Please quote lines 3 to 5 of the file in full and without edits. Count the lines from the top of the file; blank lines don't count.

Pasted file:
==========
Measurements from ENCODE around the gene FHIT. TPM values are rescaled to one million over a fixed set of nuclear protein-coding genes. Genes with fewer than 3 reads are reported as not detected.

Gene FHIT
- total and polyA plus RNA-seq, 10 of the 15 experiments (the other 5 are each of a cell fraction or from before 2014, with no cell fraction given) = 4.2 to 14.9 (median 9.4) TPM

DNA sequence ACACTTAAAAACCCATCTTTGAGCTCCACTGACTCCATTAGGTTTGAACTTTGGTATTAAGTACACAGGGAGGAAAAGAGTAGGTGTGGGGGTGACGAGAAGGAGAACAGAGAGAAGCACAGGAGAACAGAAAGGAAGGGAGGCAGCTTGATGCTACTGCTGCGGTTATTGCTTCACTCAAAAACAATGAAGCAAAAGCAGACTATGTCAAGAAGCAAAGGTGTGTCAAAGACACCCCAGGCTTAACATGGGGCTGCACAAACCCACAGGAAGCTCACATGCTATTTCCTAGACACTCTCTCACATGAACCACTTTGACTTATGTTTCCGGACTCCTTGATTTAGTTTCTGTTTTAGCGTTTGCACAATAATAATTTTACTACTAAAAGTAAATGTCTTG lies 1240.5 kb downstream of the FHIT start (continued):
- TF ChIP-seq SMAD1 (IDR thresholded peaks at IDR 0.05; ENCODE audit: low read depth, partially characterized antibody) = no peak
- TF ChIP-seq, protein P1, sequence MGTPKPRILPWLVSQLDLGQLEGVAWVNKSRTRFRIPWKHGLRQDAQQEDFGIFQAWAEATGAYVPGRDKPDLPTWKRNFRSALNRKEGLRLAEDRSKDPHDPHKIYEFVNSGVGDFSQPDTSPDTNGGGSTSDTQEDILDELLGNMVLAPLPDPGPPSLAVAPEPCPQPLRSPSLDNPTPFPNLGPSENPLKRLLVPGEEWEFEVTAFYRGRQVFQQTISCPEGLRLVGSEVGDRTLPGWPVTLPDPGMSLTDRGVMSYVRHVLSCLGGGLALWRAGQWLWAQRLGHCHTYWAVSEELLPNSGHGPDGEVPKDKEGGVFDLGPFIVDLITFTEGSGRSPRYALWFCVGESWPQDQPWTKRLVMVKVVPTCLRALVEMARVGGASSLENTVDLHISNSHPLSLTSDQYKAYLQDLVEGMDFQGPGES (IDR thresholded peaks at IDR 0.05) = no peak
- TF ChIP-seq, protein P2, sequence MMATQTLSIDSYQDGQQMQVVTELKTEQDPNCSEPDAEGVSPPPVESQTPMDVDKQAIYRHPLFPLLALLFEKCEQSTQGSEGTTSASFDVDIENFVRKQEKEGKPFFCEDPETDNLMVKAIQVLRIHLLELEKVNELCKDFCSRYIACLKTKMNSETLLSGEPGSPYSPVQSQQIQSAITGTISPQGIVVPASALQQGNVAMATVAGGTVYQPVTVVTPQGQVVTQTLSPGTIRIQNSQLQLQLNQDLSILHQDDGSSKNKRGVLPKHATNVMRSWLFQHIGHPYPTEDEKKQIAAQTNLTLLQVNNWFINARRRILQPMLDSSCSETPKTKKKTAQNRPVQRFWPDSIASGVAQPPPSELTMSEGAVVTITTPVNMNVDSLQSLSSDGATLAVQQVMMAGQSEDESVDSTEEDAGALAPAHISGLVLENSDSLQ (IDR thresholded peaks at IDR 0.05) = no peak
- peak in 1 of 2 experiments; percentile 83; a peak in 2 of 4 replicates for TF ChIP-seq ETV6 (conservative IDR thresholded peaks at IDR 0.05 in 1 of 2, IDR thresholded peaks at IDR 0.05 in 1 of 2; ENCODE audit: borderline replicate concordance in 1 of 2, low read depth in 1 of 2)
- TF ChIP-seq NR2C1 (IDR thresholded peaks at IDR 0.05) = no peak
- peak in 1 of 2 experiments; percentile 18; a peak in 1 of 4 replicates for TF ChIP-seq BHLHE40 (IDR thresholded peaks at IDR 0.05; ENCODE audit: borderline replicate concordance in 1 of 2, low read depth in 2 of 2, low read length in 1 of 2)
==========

- total and polyA plus RNA-seq, 10 of the 15 experiments (the other 5 are each of a cell fraction or from before 2014, with no cell fraction given) = 4.2 to 14.9 (median 9.4) TPM

DNA sequence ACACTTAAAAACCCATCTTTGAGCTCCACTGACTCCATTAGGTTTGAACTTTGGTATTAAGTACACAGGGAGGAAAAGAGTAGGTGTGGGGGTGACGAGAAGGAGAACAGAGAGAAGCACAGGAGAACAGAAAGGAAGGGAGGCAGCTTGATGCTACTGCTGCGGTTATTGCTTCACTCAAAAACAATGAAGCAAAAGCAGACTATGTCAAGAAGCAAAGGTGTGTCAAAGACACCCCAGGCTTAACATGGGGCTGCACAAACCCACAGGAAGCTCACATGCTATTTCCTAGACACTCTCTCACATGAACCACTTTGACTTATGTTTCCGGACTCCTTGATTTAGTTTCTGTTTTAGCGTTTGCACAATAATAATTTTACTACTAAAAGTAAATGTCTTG lies 1240.5 kb downstream of the FHIT start (continued):
- TF ChIP-seq SMAD1 (IDR thresholded peaks at IDR 0.05; ENCODE audit: low read depth, partially characterized antibody) = no peak